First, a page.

AIRCRAFT TURBINE ENGINE SYNTHETIC LUBRICANTS AND THEIR LUBRICATING PROPERTIES 530013
Synthetic lubricants are coming into prominence for lubrication of aircraft turbine engines, because of the stringent operating temperature requirements. Because many of the surfaces to be lubricated in the turbine engine operate under conditions of boundary or “thin-film” lubrication, the friction and surface-failure properties of the lubricant under these conditions are of extreme importance. In consequence, an investigation was made at the NACA laboratories of the friction properties of several classes of synthetic lubricants over a wide range of sliding velocities.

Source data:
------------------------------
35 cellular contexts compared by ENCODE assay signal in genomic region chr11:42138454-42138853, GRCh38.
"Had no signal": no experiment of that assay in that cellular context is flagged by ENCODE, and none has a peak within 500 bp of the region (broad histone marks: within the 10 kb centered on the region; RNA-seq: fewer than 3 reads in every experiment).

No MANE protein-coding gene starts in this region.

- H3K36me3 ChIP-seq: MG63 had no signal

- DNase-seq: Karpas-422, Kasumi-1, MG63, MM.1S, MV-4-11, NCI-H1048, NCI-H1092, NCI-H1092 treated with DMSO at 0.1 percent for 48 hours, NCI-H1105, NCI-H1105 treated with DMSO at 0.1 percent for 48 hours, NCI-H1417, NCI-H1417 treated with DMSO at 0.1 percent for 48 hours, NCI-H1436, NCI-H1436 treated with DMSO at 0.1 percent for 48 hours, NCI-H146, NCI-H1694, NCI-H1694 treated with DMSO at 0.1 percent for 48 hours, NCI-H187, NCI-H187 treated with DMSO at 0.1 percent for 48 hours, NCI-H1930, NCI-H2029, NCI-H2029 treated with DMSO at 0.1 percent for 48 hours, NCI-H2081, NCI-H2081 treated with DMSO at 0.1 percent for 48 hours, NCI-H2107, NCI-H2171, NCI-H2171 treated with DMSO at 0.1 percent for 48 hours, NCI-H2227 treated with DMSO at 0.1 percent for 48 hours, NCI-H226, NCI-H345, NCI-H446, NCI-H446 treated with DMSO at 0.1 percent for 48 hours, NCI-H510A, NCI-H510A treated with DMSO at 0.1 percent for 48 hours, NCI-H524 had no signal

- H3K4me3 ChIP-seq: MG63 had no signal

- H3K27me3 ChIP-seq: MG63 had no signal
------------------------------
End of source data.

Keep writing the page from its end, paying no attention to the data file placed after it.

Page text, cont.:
Most synthetics including a diester, a polyether, a silicate ester and a phosphonate ester are more effective boundary lubricants at high sliding velocities than petroleum oils of comparable viscosity at 100° F. The breakdown of effective lubrication takes place at a much higher sliding velocity with these synthetic fluids than with the petroleum oils. A silicone diester blend proved to be a much more effective boundary lubricant at high sliding velocities then either the silicone or the diester; the blend was also appreciably better than most other synthetic fluids.